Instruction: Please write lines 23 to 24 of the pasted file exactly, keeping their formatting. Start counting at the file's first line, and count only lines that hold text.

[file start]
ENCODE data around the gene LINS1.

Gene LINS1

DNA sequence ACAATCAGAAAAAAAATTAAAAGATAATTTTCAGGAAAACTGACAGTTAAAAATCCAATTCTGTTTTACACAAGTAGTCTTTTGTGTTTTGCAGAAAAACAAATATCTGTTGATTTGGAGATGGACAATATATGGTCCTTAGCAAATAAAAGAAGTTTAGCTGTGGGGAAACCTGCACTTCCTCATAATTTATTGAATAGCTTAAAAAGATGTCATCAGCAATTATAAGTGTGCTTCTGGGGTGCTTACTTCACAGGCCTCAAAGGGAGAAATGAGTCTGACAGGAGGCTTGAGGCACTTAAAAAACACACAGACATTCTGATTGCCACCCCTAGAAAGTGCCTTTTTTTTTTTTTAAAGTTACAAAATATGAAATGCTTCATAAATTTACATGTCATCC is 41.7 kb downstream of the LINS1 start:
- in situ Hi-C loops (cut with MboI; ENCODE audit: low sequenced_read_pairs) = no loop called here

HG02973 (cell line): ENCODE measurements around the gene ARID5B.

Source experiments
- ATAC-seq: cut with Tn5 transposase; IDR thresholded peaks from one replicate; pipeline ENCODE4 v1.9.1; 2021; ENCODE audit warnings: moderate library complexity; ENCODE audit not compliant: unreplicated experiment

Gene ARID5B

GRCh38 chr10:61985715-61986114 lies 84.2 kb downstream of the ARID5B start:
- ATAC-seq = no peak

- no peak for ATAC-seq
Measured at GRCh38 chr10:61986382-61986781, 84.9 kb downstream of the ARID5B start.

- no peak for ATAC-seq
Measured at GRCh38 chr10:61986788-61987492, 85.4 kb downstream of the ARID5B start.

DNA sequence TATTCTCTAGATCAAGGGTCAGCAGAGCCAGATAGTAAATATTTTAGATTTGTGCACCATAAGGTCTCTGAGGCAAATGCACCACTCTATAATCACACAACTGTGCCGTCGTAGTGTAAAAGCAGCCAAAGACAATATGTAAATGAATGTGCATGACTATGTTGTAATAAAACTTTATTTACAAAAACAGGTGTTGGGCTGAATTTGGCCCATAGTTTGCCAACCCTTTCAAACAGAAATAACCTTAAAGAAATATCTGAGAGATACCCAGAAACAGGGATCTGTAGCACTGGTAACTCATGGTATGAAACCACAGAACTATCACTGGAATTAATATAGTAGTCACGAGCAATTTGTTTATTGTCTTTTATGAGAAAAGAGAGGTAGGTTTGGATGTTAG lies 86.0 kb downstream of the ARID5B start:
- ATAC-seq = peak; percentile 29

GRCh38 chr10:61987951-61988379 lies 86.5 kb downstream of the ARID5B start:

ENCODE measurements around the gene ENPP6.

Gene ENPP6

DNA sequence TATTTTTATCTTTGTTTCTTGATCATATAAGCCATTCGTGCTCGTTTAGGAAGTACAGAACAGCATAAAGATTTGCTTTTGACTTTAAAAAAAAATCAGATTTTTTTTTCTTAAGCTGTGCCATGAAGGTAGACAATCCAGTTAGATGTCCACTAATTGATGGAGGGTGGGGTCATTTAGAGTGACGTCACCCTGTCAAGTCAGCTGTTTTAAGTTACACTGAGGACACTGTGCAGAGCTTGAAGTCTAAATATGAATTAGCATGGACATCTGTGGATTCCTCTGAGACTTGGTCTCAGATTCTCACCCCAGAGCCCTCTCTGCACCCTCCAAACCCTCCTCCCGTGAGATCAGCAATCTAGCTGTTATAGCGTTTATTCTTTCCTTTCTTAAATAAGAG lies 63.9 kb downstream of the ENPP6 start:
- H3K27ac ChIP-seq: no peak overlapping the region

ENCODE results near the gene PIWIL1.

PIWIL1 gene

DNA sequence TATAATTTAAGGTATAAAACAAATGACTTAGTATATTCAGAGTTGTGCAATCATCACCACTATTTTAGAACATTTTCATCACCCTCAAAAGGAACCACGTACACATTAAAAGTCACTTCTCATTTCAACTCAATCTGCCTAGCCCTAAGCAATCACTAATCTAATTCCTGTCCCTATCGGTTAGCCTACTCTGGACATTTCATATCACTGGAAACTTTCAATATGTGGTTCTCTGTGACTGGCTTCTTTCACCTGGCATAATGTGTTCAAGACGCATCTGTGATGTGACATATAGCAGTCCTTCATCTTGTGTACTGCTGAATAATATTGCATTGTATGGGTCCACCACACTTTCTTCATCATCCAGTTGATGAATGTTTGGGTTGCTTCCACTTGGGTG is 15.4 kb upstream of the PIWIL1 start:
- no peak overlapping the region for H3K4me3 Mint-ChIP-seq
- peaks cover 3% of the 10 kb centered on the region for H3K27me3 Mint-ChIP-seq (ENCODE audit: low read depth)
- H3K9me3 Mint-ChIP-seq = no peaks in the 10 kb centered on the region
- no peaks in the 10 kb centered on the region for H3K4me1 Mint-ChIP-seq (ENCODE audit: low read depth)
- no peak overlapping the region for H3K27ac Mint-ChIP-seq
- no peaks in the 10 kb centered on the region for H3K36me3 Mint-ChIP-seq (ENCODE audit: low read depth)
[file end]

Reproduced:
PIWIL1 gene

DNA sequence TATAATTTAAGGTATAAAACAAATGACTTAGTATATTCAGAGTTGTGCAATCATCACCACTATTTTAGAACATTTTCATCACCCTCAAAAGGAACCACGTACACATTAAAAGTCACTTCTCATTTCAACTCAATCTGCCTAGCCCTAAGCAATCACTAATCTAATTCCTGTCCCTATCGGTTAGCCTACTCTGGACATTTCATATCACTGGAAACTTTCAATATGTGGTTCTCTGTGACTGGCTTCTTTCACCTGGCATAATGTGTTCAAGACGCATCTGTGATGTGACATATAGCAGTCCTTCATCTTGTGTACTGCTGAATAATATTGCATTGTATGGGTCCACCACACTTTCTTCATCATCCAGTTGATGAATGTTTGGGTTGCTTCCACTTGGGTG is 15.4 kb upstream of the PIWIL1 start: